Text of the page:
In TCM, the “sausage” appearance of the involved joints (Fig. 27) implicates that the microcosmic view of psoriatic arthritis is not only Hot Bi, but also is associated with Qi and blood stagnation. And the psoriasis itself is due to mostly Wind and Dampness.

Reiter’s Syndrome

Reiter’s syndrome, also called “reactive arthritis,” is a clinical tetrad of urethritis, conjunctivitis (or, less commonly, uveitis), mucocutaneous lesions, and arthritis. It occurs most commonly in young men, is associated with HLA-B27 in 80% of white patients and 50-60% of blacks, and often follows infection (see above). Most cases of Reiter’s syndrome develop within days or weeks of either a dysenteric infection (with Shigella, Salmonella, Yersinia, Campy- lobacter) or a sexually transmitted infection (with Chlamydia trachomatis or perhaps Ureaplasma urealyticum). Whether the inciting infection is sexually transmitted or dysenteric does not affect the subsequent manifestations but does influence the sex ratio: The ratio is 1.0 after enteric infections but 9:1 with male predominance after sexually transmitted infections.

Although affected joints are culture-negative, fragments of putative organisms have been identified in swollen joints. The exact role of infection remains unclear. The arthritis is most commonly asymmetric and frequently involves the large weight-bearing joints (chiefly the knee and ankle); sacroiliitis or ankylosing spondylitis (Fig. 26) is observed in at least 20% of patients, especially after frequent recurrences. Systemic symptoms including fever and weight loss are common at the onset of disease. The mucocutaneous lesion may include balanitis, stomatitis, and keratoderma blennorrhagicum, resembling pustular psoriasis with involvement of the skin and nails. Carditis and aortic regurgitation may occur. While most signs of the disease disappear within days or weeks, the arthritis may persist for several months or even years. Recurrences involving any combination of the clinical manifestations are common and are sometimes followed by permanent sequelae, especially in the joints.

X-ray signs of permanent or progressive joint disease may be seen in the sacroiliac as well as the peripheral joints.

Essentials of modern western diagnosis include: (1) Urethritis, (2) Conjunctivitis, rash and other mucocutaneous lesions, and (3) Low back pain due to sacroiliitis and spondylitis (Fig. 26) and arthritis of the knees and ankles, in at least 20% of patients.

Gonococcal arthritis can initially mimic Reiter’s syndrome, but the marked improvement after 24-48 hours of antibiotic administration and the culture results distinguish the two disorders. Rheumatoid arthritis, idiopathic ankylosing spondylitis, and psoriatic arthritis must also be considered. The association of Reiter’s syndrome and HIV has been debated, but evidence now indicates Reiter’s syndrome is equally common in sexually active men regardless of HIV status.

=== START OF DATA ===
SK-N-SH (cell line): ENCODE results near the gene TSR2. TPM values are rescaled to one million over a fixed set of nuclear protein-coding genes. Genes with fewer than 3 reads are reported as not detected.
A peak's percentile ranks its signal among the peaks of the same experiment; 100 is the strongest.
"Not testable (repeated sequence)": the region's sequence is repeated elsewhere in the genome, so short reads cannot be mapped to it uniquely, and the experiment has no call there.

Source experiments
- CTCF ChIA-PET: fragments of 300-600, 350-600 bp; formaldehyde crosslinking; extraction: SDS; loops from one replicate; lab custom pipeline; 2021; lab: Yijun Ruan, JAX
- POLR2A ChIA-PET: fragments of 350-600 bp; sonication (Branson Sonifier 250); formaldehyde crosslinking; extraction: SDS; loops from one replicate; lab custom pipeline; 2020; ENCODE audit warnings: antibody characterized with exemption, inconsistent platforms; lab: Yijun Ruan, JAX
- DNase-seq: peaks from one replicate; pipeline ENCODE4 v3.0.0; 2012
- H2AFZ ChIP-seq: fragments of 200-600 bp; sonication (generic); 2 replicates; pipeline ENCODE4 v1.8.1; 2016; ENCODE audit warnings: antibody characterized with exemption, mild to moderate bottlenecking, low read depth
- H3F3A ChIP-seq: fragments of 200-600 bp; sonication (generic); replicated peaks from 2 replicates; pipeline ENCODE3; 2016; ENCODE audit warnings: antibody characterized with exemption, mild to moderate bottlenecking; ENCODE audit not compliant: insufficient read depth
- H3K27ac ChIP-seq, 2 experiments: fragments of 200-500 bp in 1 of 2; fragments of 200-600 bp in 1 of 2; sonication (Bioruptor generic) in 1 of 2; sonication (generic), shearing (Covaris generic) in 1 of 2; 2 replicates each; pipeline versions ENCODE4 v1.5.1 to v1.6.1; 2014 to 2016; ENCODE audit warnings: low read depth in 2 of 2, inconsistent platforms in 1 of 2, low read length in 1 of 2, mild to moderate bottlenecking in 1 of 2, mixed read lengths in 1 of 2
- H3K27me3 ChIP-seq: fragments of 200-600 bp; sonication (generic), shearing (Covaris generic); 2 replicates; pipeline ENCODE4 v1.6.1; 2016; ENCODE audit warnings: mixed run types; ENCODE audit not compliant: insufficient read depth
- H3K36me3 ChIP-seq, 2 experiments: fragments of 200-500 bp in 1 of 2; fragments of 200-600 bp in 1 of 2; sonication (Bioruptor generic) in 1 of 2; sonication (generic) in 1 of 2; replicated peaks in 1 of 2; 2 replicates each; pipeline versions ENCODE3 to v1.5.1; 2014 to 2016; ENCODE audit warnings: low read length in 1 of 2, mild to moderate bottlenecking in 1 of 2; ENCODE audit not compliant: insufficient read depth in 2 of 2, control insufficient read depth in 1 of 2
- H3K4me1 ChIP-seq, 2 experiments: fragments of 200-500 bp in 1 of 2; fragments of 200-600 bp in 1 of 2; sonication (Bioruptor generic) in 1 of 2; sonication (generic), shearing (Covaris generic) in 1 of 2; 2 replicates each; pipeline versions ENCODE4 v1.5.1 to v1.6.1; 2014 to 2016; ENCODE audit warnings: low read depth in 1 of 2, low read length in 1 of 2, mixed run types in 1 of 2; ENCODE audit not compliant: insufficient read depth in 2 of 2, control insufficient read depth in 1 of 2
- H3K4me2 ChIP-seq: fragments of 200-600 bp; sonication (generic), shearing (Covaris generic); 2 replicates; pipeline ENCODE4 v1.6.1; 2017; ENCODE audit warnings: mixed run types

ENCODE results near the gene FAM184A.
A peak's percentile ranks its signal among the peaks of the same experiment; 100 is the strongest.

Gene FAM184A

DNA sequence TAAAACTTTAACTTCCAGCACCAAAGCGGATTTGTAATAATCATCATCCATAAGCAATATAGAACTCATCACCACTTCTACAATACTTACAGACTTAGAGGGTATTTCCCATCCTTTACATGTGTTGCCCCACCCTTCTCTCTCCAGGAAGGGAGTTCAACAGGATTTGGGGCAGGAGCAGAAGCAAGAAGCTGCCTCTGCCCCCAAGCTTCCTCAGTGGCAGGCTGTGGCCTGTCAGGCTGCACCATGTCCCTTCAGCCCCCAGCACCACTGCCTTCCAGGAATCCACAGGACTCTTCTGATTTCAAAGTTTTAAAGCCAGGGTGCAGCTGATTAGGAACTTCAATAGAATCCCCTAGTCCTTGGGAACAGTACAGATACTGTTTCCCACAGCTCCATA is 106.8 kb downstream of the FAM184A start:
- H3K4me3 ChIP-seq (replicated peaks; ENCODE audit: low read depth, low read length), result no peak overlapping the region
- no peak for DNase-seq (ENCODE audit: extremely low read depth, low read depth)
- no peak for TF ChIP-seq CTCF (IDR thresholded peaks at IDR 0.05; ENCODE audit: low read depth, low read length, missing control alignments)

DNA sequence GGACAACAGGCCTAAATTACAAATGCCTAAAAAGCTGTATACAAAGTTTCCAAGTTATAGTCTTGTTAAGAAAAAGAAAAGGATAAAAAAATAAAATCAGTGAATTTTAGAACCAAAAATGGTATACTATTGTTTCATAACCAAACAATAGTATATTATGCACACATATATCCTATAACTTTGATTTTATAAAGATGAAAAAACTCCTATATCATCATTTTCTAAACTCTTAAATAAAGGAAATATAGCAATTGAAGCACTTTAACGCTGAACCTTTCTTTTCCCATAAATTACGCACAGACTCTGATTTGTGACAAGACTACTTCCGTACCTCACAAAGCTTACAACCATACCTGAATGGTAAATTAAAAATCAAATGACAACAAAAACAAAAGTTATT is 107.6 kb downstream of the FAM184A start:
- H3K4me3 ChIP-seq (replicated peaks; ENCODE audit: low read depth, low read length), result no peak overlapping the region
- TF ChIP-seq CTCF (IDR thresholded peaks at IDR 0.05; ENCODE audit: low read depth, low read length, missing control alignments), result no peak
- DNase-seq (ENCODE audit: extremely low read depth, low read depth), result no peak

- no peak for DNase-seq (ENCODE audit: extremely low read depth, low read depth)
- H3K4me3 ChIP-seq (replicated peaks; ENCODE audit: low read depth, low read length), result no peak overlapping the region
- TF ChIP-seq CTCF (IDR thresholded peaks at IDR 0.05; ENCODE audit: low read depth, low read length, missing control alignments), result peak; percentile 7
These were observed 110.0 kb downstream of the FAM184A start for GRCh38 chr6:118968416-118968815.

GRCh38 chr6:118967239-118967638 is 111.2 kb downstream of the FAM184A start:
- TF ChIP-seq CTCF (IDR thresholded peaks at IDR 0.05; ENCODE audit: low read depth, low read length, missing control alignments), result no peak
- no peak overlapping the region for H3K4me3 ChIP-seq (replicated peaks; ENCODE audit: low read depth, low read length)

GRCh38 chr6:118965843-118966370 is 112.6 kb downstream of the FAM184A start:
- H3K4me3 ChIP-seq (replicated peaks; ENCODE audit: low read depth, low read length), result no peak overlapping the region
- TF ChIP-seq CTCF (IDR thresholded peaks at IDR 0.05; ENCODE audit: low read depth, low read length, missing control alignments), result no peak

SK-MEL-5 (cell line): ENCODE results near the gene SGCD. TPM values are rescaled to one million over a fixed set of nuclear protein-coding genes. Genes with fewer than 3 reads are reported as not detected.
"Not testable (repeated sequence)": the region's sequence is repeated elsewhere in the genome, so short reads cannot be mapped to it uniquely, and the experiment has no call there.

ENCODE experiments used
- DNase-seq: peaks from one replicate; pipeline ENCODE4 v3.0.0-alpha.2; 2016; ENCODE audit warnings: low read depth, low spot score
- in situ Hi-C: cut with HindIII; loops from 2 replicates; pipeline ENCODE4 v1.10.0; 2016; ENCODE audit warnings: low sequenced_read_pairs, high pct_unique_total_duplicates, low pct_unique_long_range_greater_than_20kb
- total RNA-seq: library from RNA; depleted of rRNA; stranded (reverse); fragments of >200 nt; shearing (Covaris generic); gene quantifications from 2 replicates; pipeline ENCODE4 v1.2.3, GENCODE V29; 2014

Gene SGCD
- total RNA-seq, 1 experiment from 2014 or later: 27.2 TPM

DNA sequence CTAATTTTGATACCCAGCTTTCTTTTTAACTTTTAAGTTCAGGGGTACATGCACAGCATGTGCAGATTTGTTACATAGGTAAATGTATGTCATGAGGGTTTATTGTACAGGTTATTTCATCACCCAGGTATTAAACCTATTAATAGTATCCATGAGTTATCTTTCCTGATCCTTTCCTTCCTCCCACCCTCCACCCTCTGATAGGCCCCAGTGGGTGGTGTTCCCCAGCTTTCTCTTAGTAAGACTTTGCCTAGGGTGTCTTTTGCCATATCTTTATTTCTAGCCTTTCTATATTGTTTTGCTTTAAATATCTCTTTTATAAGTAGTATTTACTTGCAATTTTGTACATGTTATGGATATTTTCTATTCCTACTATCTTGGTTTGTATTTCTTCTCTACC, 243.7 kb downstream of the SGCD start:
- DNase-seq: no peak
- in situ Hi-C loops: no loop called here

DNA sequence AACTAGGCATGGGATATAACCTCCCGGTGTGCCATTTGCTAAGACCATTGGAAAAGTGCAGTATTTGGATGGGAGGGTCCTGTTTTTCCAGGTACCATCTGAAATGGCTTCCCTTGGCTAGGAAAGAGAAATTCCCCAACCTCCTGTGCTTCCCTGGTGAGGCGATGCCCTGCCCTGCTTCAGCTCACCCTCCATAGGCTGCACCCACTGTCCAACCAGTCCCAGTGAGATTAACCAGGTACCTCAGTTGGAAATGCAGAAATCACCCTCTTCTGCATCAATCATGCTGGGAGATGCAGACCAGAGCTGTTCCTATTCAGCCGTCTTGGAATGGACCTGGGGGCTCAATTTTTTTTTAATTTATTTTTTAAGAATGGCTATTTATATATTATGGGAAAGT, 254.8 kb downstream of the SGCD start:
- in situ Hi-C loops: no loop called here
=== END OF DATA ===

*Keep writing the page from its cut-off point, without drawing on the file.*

In modern western medicine, NSAIDs have been the mainstay of therapy. Antibiotics may also have some role. Antibiotics given at the time of a nongonococcal venereal infection reduce the chance that the individual will develop Reiter’s syndrome and the chance of a relapse in those who have a history of Reiter’s syndrome. Tetracycline given for 3 months to patients with Reiter’s syndrome associated with C trachomatis reduces the duration of symptoms. Tetracyclines have anti-inflammatory properties, so the response need not be attributed solely to an antimicrobial effect. Patients with enteric Reiter’s syndrome do not respond to antibiotics. Patients who fail NSAIDs and antibiotics may respond to sulfasalazine.

In TCM, extra vertebral manifestations of Reiter’s syndrome, such as conjunctivitis and urethritis are considered to be due to the Damp Heat, Excess dominance.

Inflammatory Intestinal Diseases

One-fifth of patients with inflammatory bowl disease may complain of back pain due to central type of arthritis (Fig. 26). Arthritis complicates Crohn’s disease somewhat more frequently than it does ulcerative colitis. In both diseases, two distinct forms of arthritis occur. The first is peripheral arthritis-usually a nondeforming asymmetric oligoarthritis of large joints-in which the activity of the joint disease parallels that of the bowel disease. The arthritis usually begins months to years after the bowel disease, but occasionally the joint symptoms develop earlier and may be prominent enough to cause the patient to overlook intestinal symptoms. The second form of arthritis is spondylitis that is indistinguishable by symptoms or x-ray from ankylosing spondylitis (Fig. 26) and follows a course of independent of bowl disease. About 50% of these patients are HLA-B27 positive. In addition, fistula formation from inflammatory bowl disease reaching to the retroperitoneum may cause back pain as well.

Controlling the intestinal inflammation usually eliminates the peripheral arthritis in both TCM treatment and modern western treatment. In western medicine, the spondylitis often requires NSAIDS, which need to be used cautiously since these agents may activate the bowel disease in a few patients. Range-of-motion exercises as prescribed for ankylosing spondylitis can be helpful.

In TCM, gastrointestinal symptoms from inflammatory bowl disease can also be interpreted as a spreading of the Bi or painful obstruction internally to the gastrointestinal system, as described in chapter 43 of Simple Questions (素問). The gastrointestinal pattern of this disease is usually Hot Bi, Excess dominance in microcosmic view. However, when the gastrointestinal symptoms of this disease has become chronic for years, Spleen Qi deficiency is almost always involved.

Fig. 26:

The x-ray changes of spine arthritis in ankylosing spondylitis, psoriatic arthritis, Reiter’s syndrome and colitic arthritis are the same, named seronegative spondyloarthropathy, with which patients usually have progressive stiffness in back and limitation of back motion. (From Dieppe, P., et al: Atlas of Rheumatology, Lea & Febiger, 1986)

Fig. 27: